Over the last seven years, Sachin has been on the finance side at the global investment fund, at Social Capital, and now at CRV. His time as VP of Finance at the two former companies and as CFO at his current company has allowed Sachin to dive deeply into the wide breadth of leadership styles across the tech world. “The investment side is all about learning,” he says. “At times, it's not just about one business that you learn; instead, you have to figure out how that business works across the different companies that focus upon. Each sector is so different. It's so nuanced.”

But from his bird’s eye view, he’s identified what he likes to call “the five types of CFOs.” First, there’s the startup CFO, who is involved across many different slices of the company and must be a master of shareholder desires, cap tables, and much more. Next, there is the small-business CFO, who has to have a mastery of all that but also have a specialty that is specific to the company’s focus. The medium-sized CFO who takes on the role of scaling the business — they are a strategy specialist. “Then you'll have a division CFO at a public company, and finally the public company CFO,” Sachin explains. 

“What we end up seeing is, in the early stages of the company, you usually won't hire a CFO. You will hire an external firm to help you scale. You’ll hire a CFO when you have the breadth and the vision and when you have scale. The best way to say this: you have revenue, at that point, you bring the CFO,” Sachin says. 

But how do you select the correct CFO for your growing business? “It really depends on what the CEO of the firm is looking to do,” he says. “If you're looking at an exit, you're bringing someone a bit more strategic. You're bringing a banker who has a better understanding. And then if you're looking for an IPO, you bring in somebody who actually understands the business in the long run.” 

The real key is for both the CEO and CFO to understand the job of the Chief Financial Officer. “Quite frankly, a CFO’s job is just to know facts. At the end of the day, I always explain: ‘I present facts; it's up to you to make a decision,” he says. “If you want my opinion, I'm happy to provide it because I always have an opinion. But first I present the facts. This is what you're spending. This is what the org is struggling with. This is where costs are compared to our competitors. Ultimately, those choices get brought up to the CEO and then eventually a board member.”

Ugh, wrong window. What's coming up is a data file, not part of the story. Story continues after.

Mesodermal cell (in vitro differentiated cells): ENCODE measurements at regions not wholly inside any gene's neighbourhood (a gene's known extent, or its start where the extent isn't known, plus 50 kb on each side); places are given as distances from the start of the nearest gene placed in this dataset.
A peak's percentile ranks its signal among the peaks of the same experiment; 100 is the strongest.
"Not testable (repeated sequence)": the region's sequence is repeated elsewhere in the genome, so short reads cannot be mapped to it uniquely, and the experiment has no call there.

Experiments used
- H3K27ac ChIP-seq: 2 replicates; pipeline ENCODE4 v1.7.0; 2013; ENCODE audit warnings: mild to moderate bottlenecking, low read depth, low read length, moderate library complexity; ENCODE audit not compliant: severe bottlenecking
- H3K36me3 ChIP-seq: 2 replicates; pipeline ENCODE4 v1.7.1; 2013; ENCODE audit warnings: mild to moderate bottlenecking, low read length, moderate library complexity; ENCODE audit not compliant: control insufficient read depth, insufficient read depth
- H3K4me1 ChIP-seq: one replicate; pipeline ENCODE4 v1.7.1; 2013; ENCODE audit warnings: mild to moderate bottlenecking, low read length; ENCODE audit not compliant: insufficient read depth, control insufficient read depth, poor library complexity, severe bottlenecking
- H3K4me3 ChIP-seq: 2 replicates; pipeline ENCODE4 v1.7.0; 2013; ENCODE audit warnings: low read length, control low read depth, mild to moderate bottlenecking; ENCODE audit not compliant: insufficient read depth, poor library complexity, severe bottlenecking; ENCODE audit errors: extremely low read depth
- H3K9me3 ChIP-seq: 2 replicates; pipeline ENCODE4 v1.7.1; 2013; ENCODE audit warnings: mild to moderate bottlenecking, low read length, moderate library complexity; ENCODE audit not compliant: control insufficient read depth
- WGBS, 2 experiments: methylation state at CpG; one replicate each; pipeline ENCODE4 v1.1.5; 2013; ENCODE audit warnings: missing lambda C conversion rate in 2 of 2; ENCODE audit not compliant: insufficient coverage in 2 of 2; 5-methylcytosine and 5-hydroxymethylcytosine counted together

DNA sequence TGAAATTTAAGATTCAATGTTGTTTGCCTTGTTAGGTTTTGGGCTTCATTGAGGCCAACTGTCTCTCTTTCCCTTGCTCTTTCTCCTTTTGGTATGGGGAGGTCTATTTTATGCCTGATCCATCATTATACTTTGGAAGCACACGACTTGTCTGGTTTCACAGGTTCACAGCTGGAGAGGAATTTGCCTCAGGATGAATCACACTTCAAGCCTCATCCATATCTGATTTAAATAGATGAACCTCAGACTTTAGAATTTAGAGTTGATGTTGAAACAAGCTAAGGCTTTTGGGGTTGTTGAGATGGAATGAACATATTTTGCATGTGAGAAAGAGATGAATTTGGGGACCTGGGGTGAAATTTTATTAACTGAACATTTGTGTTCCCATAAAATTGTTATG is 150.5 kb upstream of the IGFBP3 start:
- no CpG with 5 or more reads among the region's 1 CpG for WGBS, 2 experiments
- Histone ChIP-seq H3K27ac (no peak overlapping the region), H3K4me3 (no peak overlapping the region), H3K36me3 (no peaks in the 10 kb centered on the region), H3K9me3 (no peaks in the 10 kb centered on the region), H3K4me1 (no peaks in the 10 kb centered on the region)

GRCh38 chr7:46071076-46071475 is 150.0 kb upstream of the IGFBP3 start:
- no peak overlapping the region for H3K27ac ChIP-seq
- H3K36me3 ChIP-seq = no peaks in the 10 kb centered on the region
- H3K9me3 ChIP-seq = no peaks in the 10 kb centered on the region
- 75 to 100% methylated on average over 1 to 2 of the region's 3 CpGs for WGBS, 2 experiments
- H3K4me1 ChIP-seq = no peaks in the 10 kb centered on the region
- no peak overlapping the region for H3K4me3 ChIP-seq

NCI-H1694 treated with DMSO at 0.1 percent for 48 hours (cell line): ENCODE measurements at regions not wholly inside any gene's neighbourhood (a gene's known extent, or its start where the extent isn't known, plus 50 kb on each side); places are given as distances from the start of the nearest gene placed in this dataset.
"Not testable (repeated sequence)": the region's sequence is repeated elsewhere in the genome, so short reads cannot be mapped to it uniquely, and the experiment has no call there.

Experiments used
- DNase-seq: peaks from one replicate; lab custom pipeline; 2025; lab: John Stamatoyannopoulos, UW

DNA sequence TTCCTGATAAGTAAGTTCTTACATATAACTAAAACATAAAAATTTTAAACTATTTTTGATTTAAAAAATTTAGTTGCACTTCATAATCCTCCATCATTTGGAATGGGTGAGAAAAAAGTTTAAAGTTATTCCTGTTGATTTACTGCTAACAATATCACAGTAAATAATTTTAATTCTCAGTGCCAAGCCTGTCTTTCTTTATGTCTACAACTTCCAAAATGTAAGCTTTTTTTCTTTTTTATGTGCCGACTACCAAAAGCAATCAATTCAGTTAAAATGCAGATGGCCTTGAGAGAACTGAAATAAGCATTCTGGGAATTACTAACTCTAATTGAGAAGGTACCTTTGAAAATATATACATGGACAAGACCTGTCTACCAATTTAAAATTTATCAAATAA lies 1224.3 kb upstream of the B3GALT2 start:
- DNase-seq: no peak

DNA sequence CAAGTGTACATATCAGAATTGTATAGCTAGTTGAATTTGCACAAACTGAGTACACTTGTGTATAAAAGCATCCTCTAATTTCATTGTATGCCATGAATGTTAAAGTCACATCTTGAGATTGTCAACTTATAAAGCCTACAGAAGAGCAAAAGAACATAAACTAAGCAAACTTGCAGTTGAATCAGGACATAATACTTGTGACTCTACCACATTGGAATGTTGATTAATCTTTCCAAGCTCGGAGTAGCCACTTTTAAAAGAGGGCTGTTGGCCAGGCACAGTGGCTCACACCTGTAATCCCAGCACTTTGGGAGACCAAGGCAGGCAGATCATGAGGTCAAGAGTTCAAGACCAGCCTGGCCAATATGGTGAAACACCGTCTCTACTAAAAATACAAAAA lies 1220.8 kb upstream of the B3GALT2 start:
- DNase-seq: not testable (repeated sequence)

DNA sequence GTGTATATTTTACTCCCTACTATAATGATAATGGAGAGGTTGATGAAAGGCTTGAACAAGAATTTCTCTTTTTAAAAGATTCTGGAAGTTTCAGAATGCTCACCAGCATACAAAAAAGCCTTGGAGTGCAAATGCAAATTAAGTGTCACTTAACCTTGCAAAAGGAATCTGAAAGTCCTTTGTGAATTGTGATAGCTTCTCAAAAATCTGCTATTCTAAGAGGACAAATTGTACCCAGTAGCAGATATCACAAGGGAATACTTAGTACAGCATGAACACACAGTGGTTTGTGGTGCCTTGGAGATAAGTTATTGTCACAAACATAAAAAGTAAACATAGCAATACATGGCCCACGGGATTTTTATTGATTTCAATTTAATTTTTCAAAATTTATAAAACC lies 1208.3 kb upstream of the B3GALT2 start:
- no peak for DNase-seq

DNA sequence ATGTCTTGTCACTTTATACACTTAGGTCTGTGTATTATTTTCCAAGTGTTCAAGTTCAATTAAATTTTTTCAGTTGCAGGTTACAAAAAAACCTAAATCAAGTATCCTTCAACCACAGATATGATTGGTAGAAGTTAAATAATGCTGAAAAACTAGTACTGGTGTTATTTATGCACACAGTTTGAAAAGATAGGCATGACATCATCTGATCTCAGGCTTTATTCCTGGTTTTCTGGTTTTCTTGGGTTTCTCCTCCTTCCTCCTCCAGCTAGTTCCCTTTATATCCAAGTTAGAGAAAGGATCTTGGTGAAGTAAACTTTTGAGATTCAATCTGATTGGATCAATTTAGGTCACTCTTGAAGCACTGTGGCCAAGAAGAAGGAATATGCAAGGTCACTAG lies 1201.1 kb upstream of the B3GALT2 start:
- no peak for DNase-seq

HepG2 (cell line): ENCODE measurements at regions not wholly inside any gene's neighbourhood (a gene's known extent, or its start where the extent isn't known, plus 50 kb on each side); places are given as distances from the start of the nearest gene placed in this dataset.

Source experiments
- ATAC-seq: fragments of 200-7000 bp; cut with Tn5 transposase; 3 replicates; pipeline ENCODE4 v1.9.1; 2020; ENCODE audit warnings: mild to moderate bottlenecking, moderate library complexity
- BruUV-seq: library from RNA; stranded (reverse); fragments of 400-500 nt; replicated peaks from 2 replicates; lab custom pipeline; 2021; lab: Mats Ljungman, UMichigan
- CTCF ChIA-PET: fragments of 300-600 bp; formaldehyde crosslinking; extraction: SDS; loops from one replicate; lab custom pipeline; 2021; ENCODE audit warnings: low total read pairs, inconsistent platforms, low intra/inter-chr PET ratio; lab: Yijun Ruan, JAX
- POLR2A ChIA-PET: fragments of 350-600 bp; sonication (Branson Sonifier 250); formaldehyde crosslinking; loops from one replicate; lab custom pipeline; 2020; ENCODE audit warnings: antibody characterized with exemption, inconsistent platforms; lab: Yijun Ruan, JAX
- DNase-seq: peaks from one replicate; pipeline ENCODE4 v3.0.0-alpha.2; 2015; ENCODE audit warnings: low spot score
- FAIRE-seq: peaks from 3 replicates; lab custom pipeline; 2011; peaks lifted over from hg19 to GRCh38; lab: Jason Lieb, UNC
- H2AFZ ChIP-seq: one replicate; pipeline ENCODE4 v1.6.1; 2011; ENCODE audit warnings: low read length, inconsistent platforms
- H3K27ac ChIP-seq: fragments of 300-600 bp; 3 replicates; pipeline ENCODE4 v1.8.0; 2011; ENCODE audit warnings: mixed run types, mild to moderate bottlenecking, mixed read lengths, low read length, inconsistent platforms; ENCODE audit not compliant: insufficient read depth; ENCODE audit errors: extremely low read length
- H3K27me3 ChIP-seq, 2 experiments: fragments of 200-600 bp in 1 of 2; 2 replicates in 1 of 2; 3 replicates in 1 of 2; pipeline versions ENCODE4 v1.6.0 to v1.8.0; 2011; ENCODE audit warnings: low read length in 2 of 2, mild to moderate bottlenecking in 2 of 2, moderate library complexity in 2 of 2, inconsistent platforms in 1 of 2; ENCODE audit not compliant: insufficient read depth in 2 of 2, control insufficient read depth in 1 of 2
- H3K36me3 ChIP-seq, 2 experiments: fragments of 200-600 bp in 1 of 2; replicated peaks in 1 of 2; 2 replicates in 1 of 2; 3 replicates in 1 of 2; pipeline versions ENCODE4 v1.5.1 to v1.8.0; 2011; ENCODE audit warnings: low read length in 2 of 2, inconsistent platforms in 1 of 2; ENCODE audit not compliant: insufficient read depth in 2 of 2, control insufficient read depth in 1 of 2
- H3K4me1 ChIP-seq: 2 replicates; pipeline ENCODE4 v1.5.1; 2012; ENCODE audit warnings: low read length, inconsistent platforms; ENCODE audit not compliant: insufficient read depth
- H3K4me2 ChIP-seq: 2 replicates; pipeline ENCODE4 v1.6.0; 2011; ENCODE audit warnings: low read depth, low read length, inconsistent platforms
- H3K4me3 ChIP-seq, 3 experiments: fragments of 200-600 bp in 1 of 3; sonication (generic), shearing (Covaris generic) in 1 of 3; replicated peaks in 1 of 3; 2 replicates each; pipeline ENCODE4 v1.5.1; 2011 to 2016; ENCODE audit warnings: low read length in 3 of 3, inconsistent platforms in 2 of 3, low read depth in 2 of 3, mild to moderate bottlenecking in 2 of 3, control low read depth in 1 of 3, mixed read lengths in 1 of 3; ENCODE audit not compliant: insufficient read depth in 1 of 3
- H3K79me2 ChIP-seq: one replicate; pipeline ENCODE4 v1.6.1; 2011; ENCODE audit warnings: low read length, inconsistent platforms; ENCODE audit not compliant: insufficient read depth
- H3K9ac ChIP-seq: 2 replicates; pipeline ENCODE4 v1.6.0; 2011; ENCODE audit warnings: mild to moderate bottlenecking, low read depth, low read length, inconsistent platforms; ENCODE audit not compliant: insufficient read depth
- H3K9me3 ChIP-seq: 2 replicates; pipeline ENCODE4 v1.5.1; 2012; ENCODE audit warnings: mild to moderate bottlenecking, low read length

Delegation Can Power Strategic Thinking

When Sachin first started as CFO at CRV, people kept asking him why he was always reading. He explained that to do his job well, he needed to dive deep into the weeds to fully understand as many aspects as possible of the core business. But now four years into his role, he’s come to understand the power of delegation. “It was really tough for me to be strategic because I knew I first had to learn the core business,” he says. “That’s why you have to rely on another partner. You have to rely on your controller. You have to rely on various controllers or people that are specialists.”

Today, Sachin works closely with two controllers: one who is a tax specialist and the other who is a portfolio analyst who is a data analyst. Each controller can focus full-time on their specialties, ensuring every aspect of their slice of the business is perfectly in order. “I have people that specialize in specific components because I can see the value of having experts in the weeds,” Sachin says. “They're going to be better at that than I am, quite frankly.”

Because Sachin worked in a controller role earlier in his career, he respects the value of great controllers. “It’s rolling up your sleeves. It’s ensuring the fact that your books and accounting records are in place, so there are no surprises at the end of the day,” he says. “They can allow the CFO to focus more on strategy, on thinking ahead, on tax savings, on thinking about how your portfolio is affected, and what the CFO can do to help out your portfolio companies. A great controller opens up a CFO’s mind to do more deep, strategic thinking.”